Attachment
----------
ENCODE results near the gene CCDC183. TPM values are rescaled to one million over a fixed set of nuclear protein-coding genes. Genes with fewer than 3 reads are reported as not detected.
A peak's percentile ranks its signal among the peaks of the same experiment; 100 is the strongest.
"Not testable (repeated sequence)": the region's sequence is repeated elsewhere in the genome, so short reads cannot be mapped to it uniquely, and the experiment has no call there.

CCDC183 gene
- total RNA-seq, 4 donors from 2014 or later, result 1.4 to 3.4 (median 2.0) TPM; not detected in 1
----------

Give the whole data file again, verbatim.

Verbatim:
ENCODE results near the gene CCDC183. TPM values are rescaled to one million over a fixed set of nuclear protein-coding genes. Genes with fewer than 3 reads are reported as not detected.
A peak's percentile ranks its signal among the peaks of the same experiment; 100 is the strongest.
"Not testable (repeated sequence)": the region's sequence is repeated elsewhere in the genome, so short reads cannot be mapped to it uniquely, and the experiment has no call there.

CCDC183 gene
- total RNA-seq, 4 donors from 2014 or later, result 1.4 to 3.4 (median 2.0) TPM; not detected in 1